Business & Technology Nexus

Dave Stephens on technology and business trends

R-E-S-P-E-C-T

with 2 comments

Last time I talked with Pierre Mitchell he was an AMR superstar. At Oracle, we regarded him so highly we had him come in and advise us on how to position what we would later brand “Advanced Procurement.” In my book, he’s a true Procurement expert.

And lucky for me, Pierre was kind enough to get back in touch recently. I can see his move to The Hackett Group has afforded him brand new challenges. Thanks Pierre for all you are doing to push the cause forward!

Pierre passed along some really interesting data on a measure of Procurement success all too often overlooked: Supplier Working Relations. Everyone knows it’s important to measure how happy your customers are – but few extend the same consideration to their all-important supply chain.

Although data is scarce, my belief is that, especially for manufacturers, a healthy working relations index is good harbinger of future success. Of course this doesn’t mean being soft on your supply base. But it does mean being concerned with their viability and profitability. Instead of focusing on margin transfer (increasing your profits by decreasing your supply chain’s profits), leading companies want their supply base to enjoy reasonable margins & success. And in today’s competitive markets, a supplier’s favorite customers get all their best ideas – ideas to improve products & ideas to lower overall costs. Conversely, the pain-in-the-behind customers all too often get the silent treatment from their reluctant supply base.

How well do your suppliers like working with you? Are you their favorite customer? Do you have a program to ensure you give the R-E-S-P-E-C-T that keeps your all-important supply chain on your side?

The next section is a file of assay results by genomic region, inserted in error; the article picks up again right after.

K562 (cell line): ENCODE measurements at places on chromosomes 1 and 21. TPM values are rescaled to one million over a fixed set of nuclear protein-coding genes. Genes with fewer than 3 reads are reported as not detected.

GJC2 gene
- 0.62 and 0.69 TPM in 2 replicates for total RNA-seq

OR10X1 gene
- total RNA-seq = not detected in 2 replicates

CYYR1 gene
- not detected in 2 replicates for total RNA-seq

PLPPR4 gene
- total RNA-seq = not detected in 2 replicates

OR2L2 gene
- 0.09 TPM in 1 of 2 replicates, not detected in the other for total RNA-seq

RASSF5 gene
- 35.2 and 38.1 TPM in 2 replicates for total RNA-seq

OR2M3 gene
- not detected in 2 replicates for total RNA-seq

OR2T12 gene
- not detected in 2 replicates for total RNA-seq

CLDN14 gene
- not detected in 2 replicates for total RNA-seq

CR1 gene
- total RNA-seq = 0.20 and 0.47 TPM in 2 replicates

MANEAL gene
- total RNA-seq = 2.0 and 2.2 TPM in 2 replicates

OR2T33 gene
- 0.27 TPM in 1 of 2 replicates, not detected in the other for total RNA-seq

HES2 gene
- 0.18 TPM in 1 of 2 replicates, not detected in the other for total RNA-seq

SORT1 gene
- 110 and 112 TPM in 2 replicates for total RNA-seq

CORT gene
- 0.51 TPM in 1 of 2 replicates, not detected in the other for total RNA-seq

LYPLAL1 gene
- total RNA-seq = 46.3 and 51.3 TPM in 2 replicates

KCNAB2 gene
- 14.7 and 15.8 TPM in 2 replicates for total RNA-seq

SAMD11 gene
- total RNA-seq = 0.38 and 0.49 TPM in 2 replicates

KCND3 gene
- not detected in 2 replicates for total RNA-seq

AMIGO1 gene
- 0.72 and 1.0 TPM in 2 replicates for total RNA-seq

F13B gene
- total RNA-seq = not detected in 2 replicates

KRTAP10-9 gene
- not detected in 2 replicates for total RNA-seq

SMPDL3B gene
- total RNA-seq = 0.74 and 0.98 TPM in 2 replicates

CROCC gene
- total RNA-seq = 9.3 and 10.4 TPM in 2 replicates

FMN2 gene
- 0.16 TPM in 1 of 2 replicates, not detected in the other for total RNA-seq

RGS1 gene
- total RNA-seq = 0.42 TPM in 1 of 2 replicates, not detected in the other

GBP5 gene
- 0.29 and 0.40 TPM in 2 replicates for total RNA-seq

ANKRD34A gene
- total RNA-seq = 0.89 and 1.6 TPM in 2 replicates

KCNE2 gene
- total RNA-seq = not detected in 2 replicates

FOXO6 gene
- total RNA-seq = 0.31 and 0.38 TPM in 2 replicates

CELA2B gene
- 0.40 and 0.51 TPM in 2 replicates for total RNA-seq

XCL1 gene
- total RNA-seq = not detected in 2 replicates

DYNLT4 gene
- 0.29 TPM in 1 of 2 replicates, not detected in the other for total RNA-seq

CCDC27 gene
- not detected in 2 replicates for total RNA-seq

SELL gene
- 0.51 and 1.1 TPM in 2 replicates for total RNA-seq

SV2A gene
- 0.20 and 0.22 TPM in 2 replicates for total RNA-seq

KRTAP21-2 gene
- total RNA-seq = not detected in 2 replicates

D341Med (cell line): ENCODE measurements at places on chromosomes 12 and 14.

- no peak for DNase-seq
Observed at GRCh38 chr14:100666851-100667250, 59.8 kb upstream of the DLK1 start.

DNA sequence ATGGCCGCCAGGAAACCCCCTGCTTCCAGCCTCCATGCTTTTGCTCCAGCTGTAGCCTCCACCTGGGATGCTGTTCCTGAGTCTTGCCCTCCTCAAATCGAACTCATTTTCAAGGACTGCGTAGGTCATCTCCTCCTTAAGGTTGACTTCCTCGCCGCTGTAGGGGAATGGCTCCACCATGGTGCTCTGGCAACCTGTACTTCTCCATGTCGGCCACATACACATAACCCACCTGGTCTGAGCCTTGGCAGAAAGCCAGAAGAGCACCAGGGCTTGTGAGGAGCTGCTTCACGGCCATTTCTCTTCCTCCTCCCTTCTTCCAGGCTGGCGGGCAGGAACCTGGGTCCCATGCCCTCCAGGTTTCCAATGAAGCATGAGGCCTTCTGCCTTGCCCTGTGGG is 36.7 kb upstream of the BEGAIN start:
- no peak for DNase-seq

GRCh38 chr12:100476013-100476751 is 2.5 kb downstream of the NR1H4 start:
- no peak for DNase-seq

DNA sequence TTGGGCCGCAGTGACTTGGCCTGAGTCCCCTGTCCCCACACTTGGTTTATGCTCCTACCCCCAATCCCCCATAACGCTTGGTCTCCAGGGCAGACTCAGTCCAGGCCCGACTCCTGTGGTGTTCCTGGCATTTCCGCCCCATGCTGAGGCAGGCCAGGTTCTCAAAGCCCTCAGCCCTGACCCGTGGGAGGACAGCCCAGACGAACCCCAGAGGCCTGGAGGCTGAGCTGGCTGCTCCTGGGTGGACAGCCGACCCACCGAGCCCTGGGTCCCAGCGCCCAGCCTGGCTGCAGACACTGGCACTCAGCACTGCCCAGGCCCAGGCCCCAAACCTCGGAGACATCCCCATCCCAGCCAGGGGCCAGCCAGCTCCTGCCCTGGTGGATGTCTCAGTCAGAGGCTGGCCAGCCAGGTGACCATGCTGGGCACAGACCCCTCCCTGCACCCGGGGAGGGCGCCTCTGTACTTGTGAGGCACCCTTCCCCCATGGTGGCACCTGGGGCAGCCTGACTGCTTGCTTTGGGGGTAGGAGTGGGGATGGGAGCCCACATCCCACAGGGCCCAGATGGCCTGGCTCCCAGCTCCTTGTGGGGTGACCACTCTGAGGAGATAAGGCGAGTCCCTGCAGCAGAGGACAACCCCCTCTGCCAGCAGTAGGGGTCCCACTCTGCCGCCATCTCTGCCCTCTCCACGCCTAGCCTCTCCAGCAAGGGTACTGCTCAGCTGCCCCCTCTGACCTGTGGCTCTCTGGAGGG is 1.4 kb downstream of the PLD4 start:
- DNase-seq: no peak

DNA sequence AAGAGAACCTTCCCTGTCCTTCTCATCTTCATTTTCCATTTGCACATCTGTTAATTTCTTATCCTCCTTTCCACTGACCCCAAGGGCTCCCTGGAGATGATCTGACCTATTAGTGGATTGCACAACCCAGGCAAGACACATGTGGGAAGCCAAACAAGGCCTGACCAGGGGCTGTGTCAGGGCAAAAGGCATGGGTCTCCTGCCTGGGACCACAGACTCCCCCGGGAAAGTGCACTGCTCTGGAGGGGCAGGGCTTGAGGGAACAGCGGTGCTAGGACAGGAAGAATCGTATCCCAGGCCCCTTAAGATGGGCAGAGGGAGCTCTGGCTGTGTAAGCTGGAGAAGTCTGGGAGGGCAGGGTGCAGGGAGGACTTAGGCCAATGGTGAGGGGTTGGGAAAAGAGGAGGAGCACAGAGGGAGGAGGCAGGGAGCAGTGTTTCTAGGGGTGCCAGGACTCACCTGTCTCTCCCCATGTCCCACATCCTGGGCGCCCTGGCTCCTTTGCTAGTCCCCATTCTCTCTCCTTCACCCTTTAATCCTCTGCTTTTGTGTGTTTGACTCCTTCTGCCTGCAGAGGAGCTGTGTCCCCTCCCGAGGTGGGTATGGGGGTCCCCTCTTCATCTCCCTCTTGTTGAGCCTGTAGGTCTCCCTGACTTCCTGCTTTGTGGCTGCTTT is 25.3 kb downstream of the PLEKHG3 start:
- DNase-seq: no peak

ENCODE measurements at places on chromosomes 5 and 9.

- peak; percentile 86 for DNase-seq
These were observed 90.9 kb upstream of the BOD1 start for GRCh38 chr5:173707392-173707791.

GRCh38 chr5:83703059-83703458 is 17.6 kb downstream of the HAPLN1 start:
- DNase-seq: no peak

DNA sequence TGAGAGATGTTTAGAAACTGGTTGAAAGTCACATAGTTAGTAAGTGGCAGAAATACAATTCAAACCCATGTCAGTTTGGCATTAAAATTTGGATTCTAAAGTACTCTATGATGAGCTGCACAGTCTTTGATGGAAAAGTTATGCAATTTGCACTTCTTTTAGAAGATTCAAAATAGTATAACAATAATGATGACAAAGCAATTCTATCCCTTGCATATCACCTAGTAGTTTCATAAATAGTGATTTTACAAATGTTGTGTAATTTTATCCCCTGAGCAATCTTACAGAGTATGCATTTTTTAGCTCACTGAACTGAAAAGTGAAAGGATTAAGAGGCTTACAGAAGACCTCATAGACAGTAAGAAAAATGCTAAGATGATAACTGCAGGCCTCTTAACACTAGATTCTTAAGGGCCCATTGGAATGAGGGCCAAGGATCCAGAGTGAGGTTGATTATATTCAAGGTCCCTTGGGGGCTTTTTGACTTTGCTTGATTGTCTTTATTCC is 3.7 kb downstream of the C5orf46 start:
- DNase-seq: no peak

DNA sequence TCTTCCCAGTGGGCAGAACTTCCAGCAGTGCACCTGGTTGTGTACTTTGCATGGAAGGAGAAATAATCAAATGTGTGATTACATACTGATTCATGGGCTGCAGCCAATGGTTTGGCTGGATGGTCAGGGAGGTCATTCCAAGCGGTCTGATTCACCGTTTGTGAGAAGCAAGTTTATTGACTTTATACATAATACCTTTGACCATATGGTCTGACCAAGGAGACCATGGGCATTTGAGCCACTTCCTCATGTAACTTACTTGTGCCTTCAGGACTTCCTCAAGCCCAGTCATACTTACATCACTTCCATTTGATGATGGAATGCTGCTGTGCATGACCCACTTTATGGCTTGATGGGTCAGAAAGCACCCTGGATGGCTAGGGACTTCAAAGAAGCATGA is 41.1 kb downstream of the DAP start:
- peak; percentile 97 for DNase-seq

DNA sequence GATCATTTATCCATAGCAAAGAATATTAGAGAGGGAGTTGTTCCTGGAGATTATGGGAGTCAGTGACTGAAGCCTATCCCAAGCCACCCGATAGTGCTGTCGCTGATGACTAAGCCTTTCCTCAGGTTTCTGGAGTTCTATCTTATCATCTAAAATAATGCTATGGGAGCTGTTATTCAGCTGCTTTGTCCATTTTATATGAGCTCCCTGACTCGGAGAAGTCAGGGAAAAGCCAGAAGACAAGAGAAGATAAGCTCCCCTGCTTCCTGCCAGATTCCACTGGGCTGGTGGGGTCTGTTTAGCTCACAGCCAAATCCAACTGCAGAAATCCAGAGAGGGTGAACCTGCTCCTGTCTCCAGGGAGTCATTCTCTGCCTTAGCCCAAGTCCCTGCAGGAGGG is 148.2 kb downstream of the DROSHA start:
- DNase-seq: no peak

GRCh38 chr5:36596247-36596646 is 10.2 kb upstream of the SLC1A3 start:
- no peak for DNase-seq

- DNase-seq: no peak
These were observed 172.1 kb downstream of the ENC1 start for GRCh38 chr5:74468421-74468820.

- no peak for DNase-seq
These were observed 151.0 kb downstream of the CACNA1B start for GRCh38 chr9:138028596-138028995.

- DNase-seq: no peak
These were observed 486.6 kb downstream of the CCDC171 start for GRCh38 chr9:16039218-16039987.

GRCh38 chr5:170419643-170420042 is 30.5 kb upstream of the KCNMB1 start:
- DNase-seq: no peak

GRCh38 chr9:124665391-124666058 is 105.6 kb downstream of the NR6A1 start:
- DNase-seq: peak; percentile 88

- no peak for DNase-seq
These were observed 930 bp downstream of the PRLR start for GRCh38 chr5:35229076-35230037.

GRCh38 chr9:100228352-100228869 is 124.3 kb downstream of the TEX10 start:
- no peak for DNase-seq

If you lack a formal program to measure the satisfaction of your supply chain, perhaps starting with a survey of your most strategic suppliers is a logical first step. The questions can be quantitative or qualitative, the most important thing is to ask them! Here are some ideas to get your started:

1) How easy are we to work with as a customer?

a) very easy b) easy c) so-so d) not easy

2) How true is the following statement: My company’s ideas to improve product quality are encouraged and respected

a) very true b) mostly true c) somewhat untrue d) untrue

3) What are the 3 most important things could we do to improve our relationship with you?

I’d love to hear about any programs you decide to run (or have already completed) in this area & any measurements on program effectiveness. Good luck!

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Written by Dave Stephens

03/31/06 10:49 PM at 10:49 pm

Posted in Opinion

2 Responses

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  1. One of my clients is currently implementing an “Enablement” measure in their supplier scorecard. This is a measure of how well the client has enabled the supplier to perform their service e.g. accurate timely requests, prompt payment etc. We have no data yet but just by implementing the measure the client is moving up the supplier’s list of favourite clients.

    hudgeon

    04/4/06 12:30 PM at 12:30 pm

  2. I suspect Pierre was also referring to the work of Dr. John Henke of Oakland University. Dr. Henke’s consulting firm developed a supplier “working relationship index” for the automotive OEM industry. I saw him present his findings at a recent SRM conference, and the results were fascinating. He developed quantitative proof that adversarial negotiation styles in the automotive industry correlated to poor supplier relationships and – more importantly – inferior corporate performance. Any guess on the OEM that had the highest index ratings? Toyota, of course.

    Don MacLennan

    04/10/06 2:59 PM at 2:59 pm


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